Chef Marcus Samuelsson talks about painting a picture with his food. But his style of painting? Well, after interviewing him at his Philadelphia book signing and reading through his new cookbook, Red Rooster: The Story of Food and Hustle in Harlem, I’d say Marcus is more performance artist than painter.
An immigrant to the US by way of Sweden, where he grew up after being adopted from Ethiopia at age two, Samuelsson opened his Harlem restaurant, Red Rooster, in an attempt to tell the neighborhood’s rich cultural history by way of food.
The menu at Red Rooster is just as eclectic as Samuelsson’s own background. It draws influence from the soul food of the American South, Afro-Caribbean traditions, and even Asian flavors that reflect Harlem’s steadfast Asian population. The restaurant’s staff is just as diverse as the dishes on its menu—a mixture of cooks and servers from different cultures that end up making, as Samuelsson exclaims, “the best Puerto Rican-Filipino staff meals ever.”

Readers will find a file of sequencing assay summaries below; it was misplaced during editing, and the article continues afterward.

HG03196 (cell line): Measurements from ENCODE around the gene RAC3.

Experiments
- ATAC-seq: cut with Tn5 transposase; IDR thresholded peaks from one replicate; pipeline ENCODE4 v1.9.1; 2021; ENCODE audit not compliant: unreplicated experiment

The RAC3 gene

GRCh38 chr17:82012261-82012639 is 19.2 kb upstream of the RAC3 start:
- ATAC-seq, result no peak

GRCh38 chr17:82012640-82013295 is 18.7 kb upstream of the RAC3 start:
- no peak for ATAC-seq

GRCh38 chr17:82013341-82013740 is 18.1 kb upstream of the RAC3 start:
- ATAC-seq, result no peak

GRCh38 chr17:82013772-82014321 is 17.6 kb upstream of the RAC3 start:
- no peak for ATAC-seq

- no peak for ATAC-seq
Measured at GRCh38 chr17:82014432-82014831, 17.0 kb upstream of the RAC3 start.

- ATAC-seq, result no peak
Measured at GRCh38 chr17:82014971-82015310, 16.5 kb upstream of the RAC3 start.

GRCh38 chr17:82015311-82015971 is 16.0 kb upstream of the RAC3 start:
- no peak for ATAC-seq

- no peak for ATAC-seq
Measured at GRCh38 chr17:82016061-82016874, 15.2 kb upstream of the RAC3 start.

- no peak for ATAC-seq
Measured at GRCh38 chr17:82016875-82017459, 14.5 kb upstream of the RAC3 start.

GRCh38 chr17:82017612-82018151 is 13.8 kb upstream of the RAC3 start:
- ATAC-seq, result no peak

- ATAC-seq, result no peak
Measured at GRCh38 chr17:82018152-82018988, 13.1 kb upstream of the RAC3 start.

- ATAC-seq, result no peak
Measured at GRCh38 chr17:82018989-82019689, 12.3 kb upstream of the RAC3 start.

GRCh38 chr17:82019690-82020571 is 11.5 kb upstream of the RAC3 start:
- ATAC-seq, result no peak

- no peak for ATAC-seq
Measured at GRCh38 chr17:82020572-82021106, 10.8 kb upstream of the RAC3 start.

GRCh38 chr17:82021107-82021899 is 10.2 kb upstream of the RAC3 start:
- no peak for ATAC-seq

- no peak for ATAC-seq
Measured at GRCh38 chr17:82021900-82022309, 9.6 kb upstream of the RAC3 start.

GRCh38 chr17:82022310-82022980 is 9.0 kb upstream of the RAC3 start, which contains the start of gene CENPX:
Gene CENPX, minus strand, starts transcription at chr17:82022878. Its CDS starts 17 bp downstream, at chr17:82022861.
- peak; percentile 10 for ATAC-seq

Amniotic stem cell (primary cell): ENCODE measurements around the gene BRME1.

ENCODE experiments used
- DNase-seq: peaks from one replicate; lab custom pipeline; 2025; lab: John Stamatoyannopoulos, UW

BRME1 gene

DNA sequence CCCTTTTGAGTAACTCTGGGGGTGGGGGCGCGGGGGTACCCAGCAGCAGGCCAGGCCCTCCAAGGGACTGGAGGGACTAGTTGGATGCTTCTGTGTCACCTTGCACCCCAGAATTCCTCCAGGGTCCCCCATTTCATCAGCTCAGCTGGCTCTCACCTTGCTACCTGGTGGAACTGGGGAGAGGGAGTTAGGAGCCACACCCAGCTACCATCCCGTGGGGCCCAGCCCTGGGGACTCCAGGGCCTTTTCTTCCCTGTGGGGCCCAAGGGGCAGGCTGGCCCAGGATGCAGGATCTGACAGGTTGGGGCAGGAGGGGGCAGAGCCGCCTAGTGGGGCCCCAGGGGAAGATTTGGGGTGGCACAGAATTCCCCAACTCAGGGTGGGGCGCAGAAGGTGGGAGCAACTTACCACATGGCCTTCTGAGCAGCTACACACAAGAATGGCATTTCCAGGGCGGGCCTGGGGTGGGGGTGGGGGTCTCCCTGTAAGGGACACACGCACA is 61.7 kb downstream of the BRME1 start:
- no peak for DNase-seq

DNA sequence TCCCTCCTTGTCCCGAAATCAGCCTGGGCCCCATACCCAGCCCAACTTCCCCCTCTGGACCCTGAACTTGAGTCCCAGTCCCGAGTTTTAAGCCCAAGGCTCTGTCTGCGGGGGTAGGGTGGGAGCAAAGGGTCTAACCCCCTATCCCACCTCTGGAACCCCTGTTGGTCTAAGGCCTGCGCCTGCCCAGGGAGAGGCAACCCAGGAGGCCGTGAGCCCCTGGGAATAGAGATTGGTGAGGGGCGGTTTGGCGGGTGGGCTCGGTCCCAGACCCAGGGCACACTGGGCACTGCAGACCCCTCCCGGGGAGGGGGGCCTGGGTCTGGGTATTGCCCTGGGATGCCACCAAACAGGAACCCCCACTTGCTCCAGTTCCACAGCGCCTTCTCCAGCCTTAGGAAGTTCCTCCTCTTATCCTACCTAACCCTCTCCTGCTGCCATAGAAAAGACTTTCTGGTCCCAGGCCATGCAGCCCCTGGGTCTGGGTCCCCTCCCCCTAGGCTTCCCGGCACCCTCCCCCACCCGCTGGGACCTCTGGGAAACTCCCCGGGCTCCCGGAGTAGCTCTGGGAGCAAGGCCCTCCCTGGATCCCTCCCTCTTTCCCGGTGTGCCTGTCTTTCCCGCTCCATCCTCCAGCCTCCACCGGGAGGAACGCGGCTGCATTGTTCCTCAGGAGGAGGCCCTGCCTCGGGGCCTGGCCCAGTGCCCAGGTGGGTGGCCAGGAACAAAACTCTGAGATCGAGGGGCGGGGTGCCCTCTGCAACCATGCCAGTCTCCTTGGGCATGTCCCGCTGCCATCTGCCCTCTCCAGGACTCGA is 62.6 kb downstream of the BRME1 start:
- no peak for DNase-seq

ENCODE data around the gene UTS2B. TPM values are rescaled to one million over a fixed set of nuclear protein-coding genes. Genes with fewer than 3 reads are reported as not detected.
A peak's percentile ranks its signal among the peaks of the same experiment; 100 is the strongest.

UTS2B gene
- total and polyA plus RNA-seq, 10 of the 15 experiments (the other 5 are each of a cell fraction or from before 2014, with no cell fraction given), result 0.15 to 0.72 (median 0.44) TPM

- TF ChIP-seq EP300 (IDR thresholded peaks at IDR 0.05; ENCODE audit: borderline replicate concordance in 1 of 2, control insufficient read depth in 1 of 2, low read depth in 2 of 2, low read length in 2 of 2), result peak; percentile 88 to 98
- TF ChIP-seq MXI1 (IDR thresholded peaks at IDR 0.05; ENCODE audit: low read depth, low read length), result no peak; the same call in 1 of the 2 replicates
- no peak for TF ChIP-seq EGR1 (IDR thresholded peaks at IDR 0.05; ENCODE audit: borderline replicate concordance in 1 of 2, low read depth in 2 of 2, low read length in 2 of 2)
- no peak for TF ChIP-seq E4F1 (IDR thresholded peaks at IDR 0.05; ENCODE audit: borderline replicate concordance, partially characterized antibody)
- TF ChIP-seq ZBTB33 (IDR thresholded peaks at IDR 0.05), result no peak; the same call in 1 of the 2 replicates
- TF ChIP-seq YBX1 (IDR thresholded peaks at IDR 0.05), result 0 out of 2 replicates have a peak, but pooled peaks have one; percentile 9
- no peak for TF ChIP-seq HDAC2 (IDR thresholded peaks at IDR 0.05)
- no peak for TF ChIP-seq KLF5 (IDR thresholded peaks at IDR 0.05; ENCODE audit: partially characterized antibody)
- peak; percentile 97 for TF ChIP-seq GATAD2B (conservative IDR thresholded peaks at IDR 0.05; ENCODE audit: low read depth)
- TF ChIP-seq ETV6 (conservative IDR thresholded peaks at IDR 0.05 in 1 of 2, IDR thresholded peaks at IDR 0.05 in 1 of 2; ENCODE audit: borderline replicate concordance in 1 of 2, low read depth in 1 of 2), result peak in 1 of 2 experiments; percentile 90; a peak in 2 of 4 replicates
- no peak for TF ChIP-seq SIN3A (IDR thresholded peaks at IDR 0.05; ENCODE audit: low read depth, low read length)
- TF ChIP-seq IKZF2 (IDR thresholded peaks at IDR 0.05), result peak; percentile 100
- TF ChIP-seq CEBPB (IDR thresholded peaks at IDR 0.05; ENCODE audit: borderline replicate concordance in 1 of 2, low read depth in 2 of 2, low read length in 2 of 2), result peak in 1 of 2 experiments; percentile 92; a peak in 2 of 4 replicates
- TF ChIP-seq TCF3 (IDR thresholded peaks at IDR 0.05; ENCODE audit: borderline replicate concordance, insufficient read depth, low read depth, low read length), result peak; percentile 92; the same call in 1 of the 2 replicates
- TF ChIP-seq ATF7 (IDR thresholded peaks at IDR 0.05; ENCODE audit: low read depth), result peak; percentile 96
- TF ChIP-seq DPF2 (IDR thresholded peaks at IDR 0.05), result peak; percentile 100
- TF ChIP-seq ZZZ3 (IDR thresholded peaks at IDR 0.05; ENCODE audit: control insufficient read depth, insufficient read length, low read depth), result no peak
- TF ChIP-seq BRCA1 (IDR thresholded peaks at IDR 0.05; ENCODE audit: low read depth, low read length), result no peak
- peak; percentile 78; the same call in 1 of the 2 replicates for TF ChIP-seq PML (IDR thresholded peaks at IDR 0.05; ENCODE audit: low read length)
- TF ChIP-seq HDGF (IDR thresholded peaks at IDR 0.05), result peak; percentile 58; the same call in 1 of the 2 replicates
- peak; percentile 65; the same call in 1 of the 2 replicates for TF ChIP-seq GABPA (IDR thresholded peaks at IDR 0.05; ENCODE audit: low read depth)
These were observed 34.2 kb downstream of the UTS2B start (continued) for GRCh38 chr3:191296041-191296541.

“The cookbook is a dive into Harlem’s culture,” explains Samuelsson. The story he’s painting at Red Rooster a combination of the Great Migration, the mass movement of African Americans out of the South during the mid 20th century, and the global migration, which brings new cultures to Harlem to this very day. Open his new cookbook and you’ll find more of the same story. Page after page of recipes for everything from shatteringly crisp fried chicken to curried stews laced with curry paste and fish sauce.
But food isn’t the only medium Samuelsson uses torepresent Harlem at this restaurant, Music, he says, “is also an ingredientof who we are.”
Walk into Red Rooster on any given night and you’ll be treated to live performances of anything from Afro Beat spun by local DJ’s to a full-on jazz performance by The Rakiem Walker Project, a seven piece band that is also accompanying Samuelsson on his nationwide book tour. As Samuelsson puts it, “don’t box food in, because then it’s never fun.”
Food and music go hand in hand, according to Samuelsson, which is why his cookbook also includes a Spotify playlist tailored for each individual section. Whether you’re dining at Red Rooster, enjoying a meal on the street, or cooking out of his cookbook at home, Samuelsson wants to make sure that food and culture are always intertwined.
Written by Chase Matecun
Photos by Jennifer Higa